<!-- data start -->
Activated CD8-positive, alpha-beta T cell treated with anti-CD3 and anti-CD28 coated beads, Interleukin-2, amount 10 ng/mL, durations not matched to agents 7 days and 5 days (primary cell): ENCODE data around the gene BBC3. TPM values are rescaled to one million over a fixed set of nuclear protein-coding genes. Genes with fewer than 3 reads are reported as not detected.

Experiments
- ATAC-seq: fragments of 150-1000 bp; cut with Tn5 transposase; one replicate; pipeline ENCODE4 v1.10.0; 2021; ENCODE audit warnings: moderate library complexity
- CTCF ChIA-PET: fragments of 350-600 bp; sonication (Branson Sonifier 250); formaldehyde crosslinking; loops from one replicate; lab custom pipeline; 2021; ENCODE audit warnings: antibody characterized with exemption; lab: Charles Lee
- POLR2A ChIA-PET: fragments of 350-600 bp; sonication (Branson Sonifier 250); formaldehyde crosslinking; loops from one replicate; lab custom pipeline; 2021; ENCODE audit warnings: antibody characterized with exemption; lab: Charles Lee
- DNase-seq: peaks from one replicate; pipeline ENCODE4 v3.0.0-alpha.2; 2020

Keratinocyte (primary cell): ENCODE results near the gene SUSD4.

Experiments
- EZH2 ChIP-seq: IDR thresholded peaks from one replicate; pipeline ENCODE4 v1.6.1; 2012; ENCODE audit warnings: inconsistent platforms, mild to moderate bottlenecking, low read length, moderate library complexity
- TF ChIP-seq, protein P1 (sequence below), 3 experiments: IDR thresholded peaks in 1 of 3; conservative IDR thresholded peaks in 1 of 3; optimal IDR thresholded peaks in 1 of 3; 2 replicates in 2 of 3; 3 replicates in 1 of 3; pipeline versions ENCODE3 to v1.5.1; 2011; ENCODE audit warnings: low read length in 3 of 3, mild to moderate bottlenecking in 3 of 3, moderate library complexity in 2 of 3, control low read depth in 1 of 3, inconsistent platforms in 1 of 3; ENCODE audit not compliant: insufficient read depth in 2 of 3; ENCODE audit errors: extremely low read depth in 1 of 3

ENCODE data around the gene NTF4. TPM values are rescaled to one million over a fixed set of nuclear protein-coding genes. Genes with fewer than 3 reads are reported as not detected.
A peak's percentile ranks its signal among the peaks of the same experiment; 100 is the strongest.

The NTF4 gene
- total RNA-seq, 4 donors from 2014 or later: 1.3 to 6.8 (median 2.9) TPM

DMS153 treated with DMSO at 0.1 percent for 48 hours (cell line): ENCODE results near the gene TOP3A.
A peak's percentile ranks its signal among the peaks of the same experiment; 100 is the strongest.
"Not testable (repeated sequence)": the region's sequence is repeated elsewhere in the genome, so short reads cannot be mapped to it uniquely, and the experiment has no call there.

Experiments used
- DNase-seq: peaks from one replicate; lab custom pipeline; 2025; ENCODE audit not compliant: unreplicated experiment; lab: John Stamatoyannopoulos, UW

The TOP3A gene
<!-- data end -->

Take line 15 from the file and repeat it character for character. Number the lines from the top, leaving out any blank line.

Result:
DMS153 treated with DMSO at 0.1 percent for 48 hours (cell line): ENCODE results near the gene TOP3A.